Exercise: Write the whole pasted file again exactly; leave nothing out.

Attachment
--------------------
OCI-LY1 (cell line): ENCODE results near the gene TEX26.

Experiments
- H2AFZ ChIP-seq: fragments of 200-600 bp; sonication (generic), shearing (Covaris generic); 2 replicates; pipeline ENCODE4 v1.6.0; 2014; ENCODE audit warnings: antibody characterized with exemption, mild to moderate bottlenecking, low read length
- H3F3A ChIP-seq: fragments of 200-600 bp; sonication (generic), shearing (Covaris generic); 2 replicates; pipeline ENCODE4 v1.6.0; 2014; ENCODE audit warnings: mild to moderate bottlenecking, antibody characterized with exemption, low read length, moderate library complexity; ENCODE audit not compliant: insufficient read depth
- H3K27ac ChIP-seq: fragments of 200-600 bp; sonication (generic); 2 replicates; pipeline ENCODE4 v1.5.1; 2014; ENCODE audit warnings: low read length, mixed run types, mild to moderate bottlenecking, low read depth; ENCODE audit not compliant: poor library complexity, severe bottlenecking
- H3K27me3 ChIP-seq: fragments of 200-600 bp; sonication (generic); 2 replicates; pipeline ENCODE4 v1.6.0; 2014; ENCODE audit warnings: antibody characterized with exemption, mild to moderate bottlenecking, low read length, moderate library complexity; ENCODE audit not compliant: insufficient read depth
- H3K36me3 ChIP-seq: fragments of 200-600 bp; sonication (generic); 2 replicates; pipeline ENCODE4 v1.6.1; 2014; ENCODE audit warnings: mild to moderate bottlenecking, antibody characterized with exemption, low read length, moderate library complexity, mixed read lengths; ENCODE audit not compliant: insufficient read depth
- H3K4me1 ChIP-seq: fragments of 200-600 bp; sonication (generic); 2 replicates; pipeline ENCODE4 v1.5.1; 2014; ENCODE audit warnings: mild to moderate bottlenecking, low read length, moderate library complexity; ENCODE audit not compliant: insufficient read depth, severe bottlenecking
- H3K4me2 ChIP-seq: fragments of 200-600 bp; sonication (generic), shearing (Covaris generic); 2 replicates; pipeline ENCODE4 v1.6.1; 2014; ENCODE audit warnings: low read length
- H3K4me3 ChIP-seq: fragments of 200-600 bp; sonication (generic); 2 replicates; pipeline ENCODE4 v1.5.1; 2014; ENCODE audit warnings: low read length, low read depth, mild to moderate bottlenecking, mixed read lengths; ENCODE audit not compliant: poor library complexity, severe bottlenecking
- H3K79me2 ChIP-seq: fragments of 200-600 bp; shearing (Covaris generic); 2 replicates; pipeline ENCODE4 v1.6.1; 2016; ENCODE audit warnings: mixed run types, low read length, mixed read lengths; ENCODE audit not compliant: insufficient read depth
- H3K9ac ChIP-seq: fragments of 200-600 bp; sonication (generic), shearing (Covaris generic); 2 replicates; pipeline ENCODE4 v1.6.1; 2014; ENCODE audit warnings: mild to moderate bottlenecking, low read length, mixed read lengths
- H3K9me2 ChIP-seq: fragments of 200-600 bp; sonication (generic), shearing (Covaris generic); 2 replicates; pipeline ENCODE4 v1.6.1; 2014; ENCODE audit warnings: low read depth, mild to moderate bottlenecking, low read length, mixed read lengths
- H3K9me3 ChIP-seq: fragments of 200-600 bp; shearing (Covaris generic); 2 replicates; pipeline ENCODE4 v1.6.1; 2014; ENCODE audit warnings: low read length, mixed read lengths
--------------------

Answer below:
OCI-LY1 (cell line): ENCODE results near the gene TEX26.

Experiments
- H2AFZ ChIP-seq: fragments of 200-600 bp; sonication (generic), shearing (Covaris generic); 2 replicates; pipeline ENCODE4 v1.6.0; 2014; ENCODE audit warnings: antibody characterized with exemption, mild to moderate bottlenecking, low read length
- H3F3A ChIP-seq: fragments of 200-600 bp; sonication (generic), shearing (Covaris generic); 2 replicates; pipeline ENCODE4 v1.6.0; 2014; ENCODE audit warnings: mild to moderate bottlenecking, antibody characterized with exemption, low read length, moderate library complexity; ENCODE audit not compliant: insufficient read depth
- H3K27ac ChIP-seq: fragments of 200-600 bp; sonication (generic); 2 replicates; pipeline ENCODE4 v1.5.1; 2014; ENCODE audit warnings: low read length, mixed run types, mild to moderate bottlenecking, low read depth; ENCODE audit not compliant: poor library complexity, severe bottlenecking
- H3K27me3 ChIP-seq: fragments of 200-600 bp; sonication (generic); 2 replicates; pipeline ENCODE4 v1.6.0; 2014; ENCODE audit warnings: antibody characterized with exemption, mild to moderate bottlenecking, low read length, moderate library complexity; ENCODE audit not compliant: insufficient read depth
- H3K36me3 ChIP-seq: fragments of 200-600 bp; sonication (generic); 2 replicates; pipeline ENCODE4 v1.6.1; 2014; ENCODE audit warnings: mild to moderate bottlenecking, antibody characterized with exemption, low read length, moderate library complexity, mixed read lengths; ENCODE audit not compliant: insufficient read depth
- H3K4me1 ChIP-seq: fragments of 200-600 bp; sonication (generic); 2 replicates; pipeline ENCODE4 v1.5.1; 2014; ENCODE audit warnings: mild to moderate bottlenecking, low read length, moderate library complexity; ENCODE audit not compliant: insufficient read depth, severe bottlenecking
- H3K4me2 ChIP-seq: fragments of 200-600 bp; sonication (generic), shearing (Covaris generic); 2 replicates; pipeline ENCODE4 v1.6.1; 2014; ENCODE audit warnings: low read length
- H3K4me3 ChIP-seq: fragments of 200-600 bp; sonication (generic); 2 replicates; pipeline ENCODE4 v1.5.1; 2014; ENCODE audit warnings: low read length, low read depth, mild to moderate bottlenecking, mixed read lengths; ENCODE audit not compliant: poor library complexity, severe bottlenecking
- H3K79me2 ChIP-seq: fragments of 200-600 bp; shearing (Covaris generic); 2 replicates; pipeline ENCODE4 v1.6.1; 2016; ENCODE audit warnings: mixed run types, low read length, mixed read lengths; ENCODE audit not compliant: insufficient read depth
- H3K9ac ChIP-seq: fragments of 200-600 bp; sonication (generic), shearing (Covaris generic); 2 replicates; pipeline ENCODE4 v1.6.1; 2014; ENCODE audit warnings: mild to moderate bottlenecking, low read length, mixed read lengths
- H3K9me2 ChIP-seq: fragments of 200-600 bp; sonication (generic), shearing (Covaris generic); 2 replicates; pipeline ENCODE4 v1.6.1; 2014; ENCODE audit warnings: low read depth, mild to moderate bottlenecking, low read length, mixed read lengths
- H3K9me3 ChIP-seq: fragments of 200-600 bp; shearing (Covaris generic); 2 replicates; pipeline ENCODE4 v1.6.1; 2014; ENCODE audit warnings: low read length, mixed read lengths